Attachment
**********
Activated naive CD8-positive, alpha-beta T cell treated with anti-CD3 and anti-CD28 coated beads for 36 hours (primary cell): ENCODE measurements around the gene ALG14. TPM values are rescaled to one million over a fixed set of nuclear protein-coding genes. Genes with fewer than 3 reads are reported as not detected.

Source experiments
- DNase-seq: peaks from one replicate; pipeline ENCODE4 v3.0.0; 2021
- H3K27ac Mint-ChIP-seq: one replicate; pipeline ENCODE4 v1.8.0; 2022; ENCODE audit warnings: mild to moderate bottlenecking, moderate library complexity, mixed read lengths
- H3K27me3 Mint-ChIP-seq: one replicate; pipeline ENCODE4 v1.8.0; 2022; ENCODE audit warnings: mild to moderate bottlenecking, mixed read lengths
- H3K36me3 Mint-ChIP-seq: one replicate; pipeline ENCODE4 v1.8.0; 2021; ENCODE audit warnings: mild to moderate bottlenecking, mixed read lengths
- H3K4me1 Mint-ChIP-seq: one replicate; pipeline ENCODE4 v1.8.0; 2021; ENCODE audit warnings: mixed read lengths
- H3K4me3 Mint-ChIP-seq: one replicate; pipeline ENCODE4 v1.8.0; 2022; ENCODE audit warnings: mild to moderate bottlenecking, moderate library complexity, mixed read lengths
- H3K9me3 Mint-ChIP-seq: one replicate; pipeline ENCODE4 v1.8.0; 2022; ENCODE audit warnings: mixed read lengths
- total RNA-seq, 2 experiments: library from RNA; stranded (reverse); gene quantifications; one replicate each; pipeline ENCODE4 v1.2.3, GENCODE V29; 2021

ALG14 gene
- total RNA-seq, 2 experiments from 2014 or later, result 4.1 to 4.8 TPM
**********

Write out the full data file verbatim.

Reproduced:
Activated naive CD8-positive, alpha-beta T cell treated with anti-CD3 and anti-CD28 coated beads for 36 hours (primary cell): ENCODE measurements around the gene ALG14. TPM values are rescaled to one million over a fixed set of nuclear protein-coding genes. Genes with fewer than 3 reads are reported as not detected.

Source experiments
- DNase-seq: peaks from one replicate; pipeline ENCODE4 v3.0.0; 2021
- H3K27ac Mint-ChIP-seq: one replicate; pipeline ENCODE4 v1.8.0; 2022; ENCODE audit warnings: mild to moderate bottlenecking, moderate library complexity, mixed read lengths
- H3K27me3 Mint-ChIP-seq: one replicate; pipeline ENCODE4 v1.8.0; 2022; ENCODE audit warnings: mild to moderate bottlenecking, mixed read lengths
- H3K36me3 Mint-ChIP-seq: one replicate; pipeline ENCODE4 v1.8.0; 2021; ENCODE audit warnings: mild to moderate bottlenecking, mixed read lengths
- H3K4me1 Mint-ChIP-seq: one replicate; pipeline ENCODE4 v1.8.0; 2021; ENCODE audit warnings: mixed read lengths
- H3K4me3 Mint-ChIP-seq: one replicate; pipeline ENCODE4 v1.8.0; 2022; ENCODE audit warnings: mild to moderate bottlenecking, moderate library complexity, mixed read lengths
- H3K9me3 Mint-ChIP-seq: one replicate; pipeline ENCODE4 v1.8.0; 2022; ENCODE audit warnings: mixed read lengths
- total RNA-seq, 2 experiments: library from RNA; stranded (reverse); gene quantifications; one replicate each; pipeline ENCODE4 v1.2.3, GENCODE V29; 2021

ALG14 gene
- total RNA-seq, 2 experiments from 2014 or later, result 4.1 to 4.8 TPM